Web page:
Find out more about insurance obligations.
Who will pay when insurance does not cover storm damage?
Bodies corporate and their members will need to cover the costs of restoring the scheme to a good and structurally sound condition if the damage is not covered by insurance.
In general, lot owners will each need to cover the costs of fixing their own lot. Owners will also need to contribute, according to their lot entitlements,
to the costs incurred by the body corporate in fixing areas that the body corporate is responsible for.
This is worked out based on the plan of subdivision the building is registered under. It will define the boundaries either by:
- survey pegs
- the walls, floors and ceiling of the building.
If the lot boundaries are defined by survey pegs, then it is likely that you are registered under a standard format plan of subdivision. This means you are responsible to repair the parts of the building within those boundaries if insurance will not cover the damage.
If the lot boundaries are defined by the walls, floor and ceiling of the lot, then it is likely that you are registered under a building format plan of subdivision. This means the body corporate is likely to be responsible for the exterior of the building and for all doors and windows in those external walls if insurance will not cover the damage.
Find out more about maintenance responsibilities under each plan:
What if the building is no longer structurally sound?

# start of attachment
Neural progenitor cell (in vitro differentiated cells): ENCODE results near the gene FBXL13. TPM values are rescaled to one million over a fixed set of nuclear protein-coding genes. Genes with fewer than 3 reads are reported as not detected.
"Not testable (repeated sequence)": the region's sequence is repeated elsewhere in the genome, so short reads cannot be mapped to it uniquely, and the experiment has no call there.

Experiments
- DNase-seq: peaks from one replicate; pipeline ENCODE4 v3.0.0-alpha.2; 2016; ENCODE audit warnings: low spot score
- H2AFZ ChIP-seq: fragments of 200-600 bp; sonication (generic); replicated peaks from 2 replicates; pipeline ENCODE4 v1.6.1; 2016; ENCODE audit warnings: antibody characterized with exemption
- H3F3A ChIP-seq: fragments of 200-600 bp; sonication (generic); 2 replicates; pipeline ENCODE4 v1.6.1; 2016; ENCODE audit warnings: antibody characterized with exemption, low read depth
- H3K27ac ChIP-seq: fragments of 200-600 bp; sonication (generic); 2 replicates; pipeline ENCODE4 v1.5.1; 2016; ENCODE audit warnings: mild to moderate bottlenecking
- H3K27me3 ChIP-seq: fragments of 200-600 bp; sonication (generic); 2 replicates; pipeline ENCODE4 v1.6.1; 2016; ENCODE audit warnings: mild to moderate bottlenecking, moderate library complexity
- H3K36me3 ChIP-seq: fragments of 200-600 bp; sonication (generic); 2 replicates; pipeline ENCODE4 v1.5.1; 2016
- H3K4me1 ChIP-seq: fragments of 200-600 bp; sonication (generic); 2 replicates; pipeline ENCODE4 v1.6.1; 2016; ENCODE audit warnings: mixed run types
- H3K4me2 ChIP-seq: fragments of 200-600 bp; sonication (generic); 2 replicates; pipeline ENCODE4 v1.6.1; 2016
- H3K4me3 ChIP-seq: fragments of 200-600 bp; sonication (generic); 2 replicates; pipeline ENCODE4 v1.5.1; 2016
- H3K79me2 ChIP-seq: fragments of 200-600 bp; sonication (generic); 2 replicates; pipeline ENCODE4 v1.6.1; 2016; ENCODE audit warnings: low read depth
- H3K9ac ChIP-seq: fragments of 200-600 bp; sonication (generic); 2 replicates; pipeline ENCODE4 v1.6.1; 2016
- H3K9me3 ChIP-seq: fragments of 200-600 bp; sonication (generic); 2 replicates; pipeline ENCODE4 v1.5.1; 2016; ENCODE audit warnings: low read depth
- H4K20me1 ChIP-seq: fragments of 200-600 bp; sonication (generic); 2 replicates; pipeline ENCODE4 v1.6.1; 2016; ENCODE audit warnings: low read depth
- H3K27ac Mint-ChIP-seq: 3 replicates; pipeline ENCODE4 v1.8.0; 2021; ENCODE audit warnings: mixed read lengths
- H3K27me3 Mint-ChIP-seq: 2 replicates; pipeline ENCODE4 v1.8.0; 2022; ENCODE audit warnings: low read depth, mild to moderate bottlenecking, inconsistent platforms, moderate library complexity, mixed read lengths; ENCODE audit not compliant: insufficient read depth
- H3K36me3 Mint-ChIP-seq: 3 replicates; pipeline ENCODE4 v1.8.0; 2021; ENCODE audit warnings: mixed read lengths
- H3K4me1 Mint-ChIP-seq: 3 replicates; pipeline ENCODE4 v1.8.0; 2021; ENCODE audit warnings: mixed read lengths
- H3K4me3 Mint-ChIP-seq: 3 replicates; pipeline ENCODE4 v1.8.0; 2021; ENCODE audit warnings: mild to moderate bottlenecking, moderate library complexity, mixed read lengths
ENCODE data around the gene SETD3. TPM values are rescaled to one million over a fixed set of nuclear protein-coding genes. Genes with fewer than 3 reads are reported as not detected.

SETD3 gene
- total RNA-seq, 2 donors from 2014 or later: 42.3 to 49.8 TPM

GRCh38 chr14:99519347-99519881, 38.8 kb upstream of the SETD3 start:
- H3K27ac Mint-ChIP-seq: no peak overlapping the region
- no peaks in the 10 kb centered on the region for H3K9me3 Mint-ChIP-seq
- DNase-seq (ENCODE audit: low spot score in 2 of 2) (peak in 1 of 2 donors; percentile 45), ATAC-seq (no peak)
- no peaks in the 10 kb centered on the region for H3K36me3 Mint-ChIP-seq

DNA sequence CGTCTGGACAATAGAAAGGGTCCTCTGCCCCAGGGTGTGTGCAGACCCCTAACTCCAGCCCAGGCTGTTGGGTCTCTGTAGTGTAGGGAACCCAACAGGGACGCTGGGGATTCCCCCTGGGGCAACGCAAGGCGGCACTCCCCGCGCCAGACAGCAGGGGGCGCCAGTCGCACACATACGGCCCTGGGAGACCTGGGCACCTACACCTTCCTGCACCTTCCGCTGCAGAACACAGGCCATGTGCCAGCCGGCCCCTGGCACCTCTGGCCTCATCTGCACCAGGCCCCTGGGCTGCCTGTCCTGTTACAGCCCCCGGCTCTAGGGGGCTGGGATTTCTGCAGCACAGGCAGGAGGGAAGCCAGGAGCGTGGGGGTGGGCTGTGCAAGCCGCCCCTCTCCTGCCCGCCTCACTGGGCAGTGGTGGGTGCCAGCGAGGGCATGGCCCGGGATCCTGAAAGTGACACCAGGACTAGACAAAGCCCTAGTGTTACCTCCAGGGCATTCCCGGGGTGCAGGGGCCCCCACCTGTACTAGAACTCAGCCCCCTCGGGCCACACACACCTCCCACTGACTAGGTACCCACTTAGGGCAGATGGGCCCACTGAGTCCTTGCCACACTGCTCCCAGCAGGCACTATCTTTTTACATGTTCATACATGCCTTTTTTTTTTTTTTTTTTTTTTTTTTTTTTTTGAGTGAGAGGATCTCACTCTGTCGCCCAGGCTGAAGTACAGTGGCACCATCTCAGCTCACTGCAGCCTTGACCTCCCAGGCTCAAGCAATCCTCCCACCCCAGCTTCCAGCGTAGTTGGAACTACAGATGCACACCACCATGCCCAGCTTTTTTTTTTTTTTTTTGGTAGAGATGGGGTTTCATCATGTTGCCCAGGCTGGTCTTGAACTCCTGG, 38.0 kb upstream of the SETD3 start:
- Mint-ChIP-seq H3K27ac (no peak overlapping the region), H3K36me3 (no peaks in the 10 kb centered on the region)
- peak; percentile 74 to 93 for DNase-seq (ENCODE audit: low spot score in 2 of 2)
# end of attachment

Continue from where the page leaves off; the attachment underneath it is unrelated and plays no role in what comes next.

If your building is under a standard format plan and determined to be structurally unsound, you (lot owners) will normally be individually responsible for the part of the building that is within the boundary of your lot. Any common walls will be the responsibility of both adjoining owners.
If your building is under a building format plan, then the body corporate is likely to be responsible for maintaining the foundations and roof, and ensuring load bearing walls are structurally sound.
How long can we take to fix our lots?
The body corporate must act reasonably and perform certain maintenance duties. The body corporate may fail to meet its obligations if it does not fix maintenance problems within a reasonable time of becoming aware of the problems.
It’s vital to keep in mind that in the aftermath of an event like Cyclone Debbie, contacting and arranging for visits by tradespeople is likely to be a challenge. This will also have an impact on the amount of time it will take to repair damage.